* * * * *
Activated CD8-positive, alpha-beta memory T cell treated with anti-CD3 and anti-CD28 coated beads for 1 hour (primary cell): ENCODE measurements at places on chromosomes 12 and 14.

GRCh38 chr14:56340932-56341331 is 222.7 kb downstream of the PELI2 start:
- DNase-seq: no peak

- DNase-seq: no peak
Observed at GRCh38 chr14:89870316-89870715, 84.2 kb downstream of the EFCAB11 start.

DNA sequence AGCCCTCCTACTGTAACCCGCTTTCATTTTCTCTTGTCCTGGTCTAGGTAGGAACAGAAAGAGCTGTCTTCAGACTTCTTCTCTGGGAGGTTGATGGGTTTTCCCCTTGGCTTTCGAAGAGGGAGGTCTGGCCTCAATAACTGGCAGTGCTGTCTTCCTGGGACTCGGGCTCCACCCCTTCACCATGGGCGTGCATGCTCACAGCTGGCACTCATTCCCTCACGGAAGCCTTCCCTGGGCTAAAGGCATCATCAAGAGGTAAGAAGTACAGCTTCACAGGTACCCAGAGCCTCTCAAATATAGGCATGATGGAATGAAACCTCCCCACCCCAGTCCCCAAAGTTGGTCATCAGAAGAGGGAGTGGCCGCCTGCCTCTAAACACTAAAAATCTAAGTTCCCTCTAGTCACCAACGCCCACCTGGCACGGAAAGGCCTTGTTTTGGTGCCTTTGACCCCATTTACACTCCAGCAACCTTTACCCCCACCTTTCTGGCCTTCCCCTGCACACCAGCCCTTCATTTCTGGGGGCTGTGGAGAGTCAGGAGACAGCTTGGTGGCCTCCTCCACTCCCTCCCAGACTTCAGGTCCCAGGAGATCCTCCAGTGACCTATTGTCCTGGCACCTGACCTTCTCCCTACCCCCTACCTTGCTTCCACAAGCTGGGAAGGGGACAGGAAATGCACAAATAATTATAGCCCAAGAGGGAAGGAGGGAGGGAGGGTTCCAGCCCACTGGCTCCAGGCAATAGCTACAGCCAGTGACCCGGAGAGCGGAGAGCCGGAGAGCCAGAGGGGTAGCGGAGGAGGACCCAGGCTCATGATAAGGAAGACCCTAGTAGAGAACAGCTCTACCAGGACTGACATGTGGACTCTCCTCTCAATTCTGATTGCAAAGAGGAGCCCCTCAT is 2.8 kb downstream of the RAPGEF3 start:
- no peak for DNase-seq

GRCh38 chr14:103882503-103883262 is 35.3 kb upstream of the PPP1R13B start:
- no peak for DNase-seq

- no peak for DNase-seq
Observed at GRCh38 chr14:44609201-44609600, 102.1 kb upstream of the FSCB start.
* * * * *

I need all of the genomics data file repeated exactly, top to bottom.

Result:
Activated CD8-positive, alpha-beta memory T cell treated with anti-CD3 and anti-CD28 coated beads for 1 hour (primary cell): ENCODE measurements at places on chromosomes 12 and 14.

GRCh38 chr14:56340932-56341331 is 222.7 kb downstream of the PELI2 start:
- DNase-seq: no peak

- DNase-seq: no peak
Observed at GRCh38 chr14:89870316-89870715, 84.2 kb downstream of the EFCAB11 start.

DNA sequence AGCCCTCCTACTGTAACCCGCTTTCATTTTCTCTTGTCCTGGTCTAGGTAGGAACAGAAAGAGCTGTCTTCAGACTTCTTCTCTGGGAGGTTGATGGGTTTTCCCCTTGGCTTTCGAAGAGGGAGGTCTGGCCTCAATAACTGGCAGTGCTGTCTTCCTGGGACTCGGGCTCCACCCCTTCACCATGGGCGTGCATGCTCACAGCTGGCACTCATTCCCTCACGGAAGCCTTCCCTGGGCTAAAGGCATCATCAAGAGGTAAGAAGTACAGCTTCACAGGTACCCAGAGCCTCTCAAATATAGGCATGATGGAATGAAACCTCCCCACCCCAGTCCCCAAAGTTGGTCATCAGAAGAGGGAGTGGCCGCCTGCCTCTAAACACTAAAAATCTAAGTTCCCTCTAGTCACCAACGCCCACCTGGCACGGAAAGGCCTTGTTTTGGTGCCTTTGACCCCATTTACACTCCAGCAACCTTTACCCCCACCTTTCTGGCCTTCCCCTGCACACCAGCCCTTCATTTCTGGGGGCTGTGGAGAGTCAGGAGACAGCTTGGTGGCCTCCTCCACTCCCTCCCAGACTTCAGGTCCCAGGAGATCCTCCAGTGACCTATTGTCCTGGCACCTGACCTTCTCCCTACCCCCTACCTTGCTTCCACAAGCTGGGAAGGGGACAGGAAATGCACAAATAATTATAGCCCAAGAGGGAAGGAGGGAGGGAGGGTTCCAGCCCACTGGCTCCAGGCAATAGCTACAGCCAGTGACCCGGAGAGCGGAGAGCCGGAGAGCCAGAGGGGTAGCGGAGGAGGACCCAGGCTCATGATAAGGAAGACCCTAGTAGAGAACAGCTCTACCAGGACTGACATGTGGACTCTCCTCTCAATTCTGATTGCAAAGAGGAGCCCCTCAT is 2.8 kb downstream of the RAPGEF3 start:
- no peak for DNase-seq

GRCh38 chr14:103882503-103883262 is 35.3 kb upstream of the PPP1R13B start:
- no peak for DNase-seq

- no peak for DNase-seq
Observed at GRCh38 chr14:44609201-44609600, 102.1 kb upstream of the FSCB start.